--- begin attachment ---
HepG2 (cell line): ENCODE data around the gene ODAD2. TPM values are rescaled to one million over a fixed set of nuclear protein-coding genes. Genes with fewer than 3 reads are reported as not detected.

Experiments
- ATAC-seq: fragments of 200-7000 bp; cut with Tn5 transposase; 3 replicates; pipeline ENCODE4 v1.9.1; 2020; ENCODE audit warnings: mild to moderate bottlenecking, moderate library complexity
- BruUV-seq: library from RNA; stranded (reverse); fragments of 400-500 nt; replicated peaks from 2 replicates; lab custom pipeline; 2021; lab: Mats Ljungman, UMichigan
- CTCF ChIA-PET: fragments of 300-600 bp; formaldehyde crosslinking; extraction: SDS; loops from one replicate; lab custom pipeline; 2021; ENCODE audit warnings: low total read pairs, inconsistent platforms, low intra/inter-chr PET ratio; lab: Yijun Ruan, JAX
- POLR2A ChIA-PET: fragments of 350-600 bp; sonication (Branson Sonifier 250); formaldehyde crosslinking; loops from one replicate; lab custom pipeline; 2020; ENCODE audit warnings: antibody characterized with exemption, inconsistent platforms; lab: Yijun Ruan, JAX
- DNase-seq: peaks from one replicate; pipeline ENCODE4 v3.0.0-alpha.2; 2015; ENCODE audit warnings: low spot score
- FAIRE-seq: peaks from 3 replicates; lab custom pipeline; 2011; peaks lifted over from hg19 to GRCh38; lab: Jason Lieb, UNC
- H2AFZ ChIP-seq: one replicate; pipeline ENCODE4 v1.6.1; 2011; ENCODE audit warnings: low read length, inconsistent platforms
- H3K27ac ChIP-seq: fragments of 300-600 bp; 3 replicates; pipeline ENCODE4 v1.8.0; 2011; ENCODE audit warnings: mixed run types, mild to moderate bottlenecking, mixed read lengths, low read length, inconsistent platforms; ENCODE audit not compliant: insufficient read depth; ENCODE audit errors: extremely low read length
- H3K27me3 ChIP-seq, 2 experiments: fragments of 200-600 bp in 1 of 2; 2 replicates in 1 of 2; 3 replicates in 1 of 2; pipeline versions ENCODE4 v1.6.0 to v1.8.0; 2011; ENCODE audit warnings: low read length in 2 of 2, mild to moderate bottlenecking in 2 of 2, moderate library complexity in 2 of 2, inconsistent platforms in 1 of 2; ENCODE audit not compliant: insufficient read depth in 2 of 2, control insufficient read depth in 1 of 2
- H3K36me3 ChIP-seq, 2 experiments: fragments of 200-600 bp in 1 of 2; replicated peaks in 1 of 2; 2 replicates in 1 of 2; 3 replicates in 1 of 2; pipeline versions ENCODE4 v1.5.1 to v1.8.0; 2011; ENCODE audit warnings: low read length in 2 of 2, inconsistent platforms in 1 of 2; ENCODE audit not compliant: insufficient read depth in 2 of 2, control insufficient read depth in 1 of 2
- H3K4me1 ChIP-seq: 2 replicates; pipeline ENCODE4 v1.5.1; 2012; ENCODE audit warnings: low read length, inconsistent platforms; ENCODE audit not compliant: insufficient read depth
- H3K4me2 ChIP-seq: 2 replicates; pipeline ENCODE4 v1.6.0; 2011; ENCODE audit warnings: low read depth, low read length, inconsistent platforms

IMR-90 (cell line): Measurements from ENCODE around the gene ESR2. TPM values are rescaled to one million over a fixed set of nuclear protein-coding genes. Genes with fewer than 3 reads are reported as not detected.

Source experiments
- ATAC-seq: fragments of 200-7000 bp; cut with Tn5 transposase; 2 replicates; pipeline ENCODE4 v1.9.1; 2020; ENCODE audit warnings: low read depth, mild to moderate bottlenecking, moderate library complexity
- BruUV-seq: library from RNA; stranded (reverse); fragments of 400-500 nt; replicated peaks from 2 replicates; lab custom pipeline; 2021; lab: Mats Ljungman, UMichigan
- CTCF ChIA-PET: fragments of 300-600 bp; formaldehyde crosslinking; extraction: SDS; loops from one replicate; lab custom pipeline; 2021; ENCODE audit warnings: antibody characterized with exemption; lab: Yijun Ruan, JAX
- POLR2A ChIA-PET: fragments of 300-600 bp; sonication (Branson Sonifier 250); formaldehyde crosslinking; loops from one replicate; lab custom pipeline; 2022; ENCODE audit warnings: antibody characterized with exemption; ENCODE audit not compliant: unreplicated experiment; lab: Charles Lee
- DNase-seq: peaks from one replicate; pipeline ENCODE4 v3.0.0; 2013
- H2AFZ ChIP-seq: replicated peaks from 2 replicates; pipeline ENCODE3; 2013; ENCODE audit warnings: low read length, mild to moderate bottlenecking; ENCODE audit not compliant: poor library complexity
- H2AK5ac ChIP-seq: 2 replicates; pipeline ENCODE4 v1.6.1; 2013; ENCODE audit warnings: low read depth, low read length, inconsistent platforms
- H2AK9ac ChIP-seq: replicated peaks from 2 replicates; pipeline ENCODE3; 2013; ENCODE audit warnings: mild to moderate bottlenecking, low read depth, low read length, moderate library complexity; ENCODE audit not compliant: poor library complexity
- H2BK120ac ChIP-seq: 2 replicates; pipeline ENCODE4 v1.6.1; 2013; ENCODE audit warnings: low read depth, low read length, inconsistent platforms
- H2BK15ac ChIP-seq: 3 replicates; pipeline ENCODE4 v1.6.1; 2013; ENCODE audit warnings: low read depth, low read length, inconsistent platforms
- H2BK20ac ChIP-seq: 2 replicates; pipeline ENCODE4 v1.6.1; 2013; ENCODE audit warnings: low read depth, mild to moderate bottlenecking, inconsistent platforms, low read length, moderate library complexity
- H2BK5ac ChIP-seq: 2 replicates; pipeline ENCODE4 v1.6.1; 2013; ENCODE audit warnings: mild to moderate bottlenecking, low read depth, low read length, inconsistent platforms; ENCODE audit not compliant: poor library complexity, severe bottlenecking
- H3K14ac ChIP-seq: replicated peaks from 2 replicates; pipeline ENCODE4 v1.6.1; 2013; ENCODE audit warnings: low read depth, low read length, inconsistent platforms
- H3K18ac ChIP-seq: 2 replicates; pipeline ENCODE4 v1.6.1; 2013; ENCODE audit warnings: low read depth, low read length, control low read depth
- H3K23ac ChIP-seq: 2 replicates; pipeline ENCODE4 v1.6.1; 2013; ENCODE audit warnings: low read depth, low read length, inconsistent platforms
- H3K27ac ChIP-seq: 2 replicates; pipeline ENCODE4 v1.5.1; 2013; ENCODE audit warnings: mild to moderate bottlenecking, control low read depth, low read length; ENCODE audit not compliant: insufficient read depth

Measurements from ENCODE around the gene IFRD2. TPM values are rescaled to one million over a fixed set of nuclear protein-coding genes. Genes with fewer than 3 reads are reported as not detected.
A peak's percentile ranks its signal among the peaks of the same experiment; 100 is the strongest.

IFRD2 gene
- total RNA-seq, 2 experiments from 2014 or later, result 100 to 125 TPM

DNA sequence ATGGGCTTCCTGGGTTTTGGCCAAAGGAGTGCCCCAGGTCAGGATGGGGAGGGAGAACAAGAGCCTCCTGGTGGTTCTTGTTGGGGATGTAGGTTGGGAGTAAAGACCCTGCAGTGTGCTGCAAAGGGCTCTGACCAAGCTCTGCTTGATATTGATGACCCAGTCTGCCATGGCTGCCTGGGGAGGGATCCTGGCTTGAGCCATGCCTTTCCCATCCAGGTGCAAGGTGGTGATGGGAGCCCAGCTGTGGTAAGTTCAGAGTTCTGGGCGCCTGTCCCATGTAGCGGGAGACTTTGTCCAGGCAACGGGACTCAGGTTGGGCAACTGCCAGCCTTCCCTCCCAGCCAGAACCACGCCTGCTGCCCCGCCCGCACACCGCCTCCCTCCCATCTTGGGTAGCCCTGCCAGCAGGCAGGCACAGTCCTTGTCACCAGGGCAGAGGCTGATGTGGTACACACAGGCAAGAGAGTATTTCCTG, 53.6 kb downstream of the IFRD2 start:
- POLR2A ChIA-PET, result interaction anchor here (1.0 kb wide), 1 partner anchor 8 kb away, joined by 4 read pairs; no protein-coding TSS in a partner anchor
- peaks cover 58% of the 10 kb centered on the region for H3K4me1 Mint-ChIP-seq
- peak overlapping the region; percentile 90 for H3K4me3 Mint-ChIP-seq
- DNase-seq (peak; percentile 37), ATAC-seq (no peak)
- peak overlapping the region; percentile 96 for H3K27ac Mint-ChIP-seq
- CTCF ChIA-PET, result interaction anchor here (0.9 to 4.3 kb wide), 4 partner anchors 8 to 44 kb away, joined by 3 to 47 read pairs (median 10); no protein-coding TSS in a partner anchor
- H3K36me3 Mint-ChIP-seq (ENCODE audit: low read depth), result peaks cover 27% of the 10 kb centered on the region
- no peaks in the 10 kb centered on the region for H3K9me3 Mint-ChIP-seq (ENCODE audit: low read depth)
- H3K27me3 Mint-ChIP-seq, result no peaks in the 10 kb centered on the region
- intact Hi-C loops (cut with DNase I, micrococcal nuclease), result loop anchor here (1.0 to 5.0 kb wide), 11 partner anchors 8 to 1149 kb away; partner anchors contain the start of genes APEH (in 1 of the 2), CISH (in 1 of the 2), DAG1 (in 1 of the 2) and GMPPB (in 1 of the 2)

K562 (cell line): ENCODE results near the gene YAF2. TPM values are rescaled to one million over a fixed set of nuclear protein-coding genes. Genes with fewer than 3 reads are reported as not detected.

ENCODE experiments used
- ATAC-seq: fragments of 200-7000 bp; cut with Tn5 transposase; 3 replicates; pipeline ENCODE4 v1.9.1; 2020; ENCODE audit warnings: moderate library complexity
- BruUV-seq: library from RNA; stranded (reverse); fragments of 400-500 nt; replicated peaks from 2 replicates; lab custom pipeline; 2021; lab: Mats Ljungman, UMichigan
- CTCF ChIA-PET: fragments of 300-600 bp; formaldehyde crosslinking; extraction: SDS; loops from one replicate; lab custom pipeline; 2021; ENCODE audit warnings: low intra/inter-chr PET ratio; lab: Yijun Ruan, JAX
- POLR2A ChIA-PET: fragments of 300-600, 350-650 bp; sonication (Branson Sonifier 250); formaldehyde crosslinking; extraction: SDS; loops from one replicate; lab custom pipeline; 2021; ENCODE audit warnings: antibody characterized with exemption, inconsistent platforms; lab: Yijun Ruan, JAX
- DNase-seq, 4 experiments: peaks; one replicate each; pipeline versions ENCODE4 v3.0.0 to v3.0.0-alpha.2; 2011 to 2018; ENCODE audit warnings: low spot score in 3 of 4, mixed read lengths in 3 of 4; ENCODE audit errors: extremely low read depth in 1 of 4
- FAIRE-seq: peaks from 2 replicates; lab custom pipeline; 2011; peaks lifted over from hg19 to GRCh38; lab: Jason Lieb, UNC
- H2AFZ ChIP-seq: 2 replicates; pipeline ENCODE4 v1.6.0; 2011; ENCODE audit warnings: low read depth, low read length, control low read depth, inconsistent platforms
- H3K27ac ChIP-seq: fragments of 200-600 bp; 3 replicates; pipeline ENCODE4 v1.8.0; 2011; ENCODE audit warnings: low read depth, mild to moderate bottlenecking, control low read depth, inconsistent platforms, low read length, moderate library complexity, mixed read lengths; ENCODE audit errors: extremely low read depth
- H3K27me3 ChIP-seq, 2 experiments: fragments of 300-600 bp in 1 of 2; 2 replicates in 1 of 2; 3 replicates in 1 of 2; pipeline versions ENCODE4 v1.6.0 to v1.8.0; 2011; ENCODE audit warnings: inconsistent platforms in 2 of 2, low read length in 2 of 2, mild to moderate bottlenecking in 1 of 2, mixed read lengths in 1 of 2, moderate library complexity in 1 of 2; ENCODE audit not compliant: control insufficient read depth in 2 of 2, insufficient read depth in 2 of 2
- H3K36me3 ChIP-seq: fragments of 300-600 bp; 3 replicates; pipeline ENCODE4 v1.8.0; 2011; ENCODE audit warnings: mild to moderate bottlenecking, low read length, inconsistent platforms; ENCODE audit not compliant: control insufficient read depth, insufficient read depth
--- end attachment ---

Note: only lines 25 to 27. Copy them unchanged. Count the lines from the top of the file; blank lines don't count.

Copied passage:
- H2BK120ac ChIP-seq: 2 replicates; pipeline ENCODE4 v1.6.1; 2013; ENCODE audit warnings: low read depth, low read length, inconsistent platforms
- H2BK15ac ChIP-seq: 3 replicates; pipeline ENCODE4 v1.6.1; 2013; ENCODE audit warnings: low read depth, low read length, inconsistent platforms
- H2BK20ac ChIP-seq: 2 replicates; pipeline ENCODE4 v1.6.1; 2013; ENCODE audit warnings: low read depth, mild to moderate bottlenecking, inconsistent platforms, low read length, moderate library complexity